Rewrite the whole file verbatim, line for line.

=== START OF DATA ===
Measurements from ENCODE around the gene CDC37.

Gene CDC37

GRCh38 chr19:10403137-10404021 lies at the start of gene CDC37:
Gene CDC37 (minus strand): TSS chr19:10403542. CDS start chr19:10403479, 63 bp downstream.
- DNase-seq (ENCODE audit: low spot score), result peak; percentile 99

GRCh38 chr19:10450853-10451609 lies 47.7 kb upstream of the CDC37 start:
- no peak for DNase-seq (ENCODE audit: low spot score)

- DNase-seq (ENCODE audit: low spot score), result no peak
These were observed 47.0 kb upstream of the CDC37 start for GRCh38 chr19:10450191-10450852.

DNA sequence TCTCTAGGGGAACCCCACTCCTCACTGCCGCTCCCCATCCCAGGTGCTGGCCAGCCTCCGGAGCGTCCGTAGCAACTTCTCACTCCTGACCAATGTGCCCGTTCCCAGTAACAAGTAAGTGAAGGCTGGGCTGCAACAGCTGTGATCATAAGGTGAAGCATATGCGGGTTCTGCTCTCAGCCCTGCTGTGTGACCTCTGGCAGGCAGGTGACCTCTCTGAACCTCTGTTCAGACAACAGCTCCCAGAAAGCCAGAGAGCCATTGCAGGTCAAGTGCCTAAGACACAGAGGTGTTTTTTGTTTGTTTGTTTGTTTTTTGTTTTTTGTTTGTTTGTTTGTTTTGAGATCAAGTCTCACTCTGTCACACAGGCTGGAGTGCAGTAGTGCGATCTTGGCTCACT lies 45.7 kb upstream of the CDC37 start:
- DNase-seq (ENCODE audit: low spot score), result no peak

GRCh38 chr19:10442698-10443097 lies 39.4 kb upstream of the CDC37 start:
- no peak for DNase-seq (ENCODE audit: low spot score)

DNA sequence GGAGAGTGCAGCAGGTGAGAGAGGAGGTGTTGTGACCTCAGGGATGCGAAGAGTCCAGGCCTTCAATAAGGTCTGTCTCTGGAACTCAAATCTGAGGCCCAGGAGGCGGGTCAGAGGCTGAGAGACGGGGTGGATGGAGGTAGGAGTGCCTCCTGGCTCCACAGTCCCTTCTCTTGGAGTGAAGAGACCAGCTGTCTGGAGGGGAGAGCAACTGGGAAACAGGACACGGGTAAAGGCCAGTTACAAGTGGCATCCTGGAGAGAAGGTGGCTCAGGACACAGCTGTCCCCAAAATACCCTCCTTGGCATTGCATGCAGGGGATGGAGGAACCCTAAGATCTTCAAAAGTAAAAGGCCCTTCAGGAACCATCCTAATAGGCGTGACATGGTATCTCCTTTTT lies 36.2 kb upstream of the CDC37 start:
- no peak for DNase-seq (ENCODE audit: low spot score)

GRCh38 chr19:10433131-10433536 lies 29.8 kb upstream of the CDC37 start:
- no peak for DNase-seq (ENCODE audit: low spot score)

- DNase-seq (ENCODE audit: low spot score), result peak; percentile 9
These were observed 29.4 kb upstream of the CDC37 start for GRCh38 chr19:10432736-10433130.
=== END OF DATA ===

Measurements from ENCODE around the gene CDC37.

Gene CDC37

GRCh38 chr19:10403137-10404021 lies at the start of gene CDC37:
Gene CDC37 (minus strand): TSS chr19:10403542. CDS start chr19:10403479, 63 bp downstream.
- DNase-seq (ENCODE audit: low spot score), result peak; percentile 99

GRCh38 chr19:10450853-10451609 lies 47.7 kb upstream of the CDC37 start:
- no peak for DNase-seq (ENCODE audit: low spot score)

- DNase-seq (ENCODE audit: low spot score), result no peak
These were observed 47.0 kb upstream of the CDC37 start for GRCh38 chr19:10450191-10450852.

DNA sequence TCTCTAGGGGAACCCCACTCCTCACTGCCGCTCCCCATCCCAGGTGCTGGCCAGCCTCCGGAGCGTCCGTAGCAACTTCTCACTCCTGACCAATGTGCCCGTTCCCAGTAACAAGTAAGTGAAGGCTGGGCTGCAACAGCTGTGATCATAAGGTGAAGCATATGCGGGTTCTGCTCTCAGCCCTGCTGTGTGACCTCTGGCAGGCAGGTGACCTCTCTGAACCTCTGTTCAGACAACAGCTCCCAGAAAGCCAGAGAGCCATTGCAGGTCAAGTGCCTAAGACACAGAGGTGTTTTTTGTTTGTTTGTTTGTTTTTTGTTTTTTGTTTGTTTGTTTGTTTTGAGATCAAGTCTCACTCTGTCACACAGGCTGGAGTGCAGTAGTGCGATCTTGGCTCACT lies 45.7 kb upstream of the CDC37 start:
- DNase-seq (ENCODE audit: low spot score), result no peak

GRCh38 chr19:10442698-10443097 lies 39.4 kb upstream of the CDC37 start:
- no peak for DNase-seq (ENCODE audit: low spot score)

DNA sequence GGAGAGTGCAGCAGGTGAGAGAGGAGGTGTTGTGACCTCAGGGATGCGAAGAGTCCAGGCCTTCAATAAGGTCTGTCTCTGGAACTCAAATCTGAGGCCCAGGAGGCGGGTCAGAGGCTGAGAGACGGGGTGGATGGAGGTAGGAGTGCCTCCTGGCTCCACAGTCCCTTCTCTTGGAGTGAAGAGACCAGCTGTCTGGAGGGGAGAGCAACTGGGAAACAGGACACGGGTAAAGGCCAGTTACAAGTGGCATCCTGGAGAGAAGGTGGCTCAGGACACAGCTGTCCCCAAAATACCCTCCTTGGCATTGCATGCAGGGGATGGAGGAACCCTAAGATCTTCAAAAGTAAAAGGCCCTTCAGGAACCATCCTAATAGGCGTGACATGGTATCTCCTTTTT lies 36.2 kb upstream of the CDC37 start:
- no peak for DNase-seq (ENCODE audit: low spot score)

GRCh38 chr19:10433131-10433536 lies 29.8 kb upstream of the CDC37 start:
- no peak for DNase-seq (ENCODE audit: low spot score)

- DNase-seq (ENCODE audit: low spot score), result peak; percentile 9
These were observed 29.4 kb upstream of the CDC37 start for GRCh38 chr19:10432736-10433130.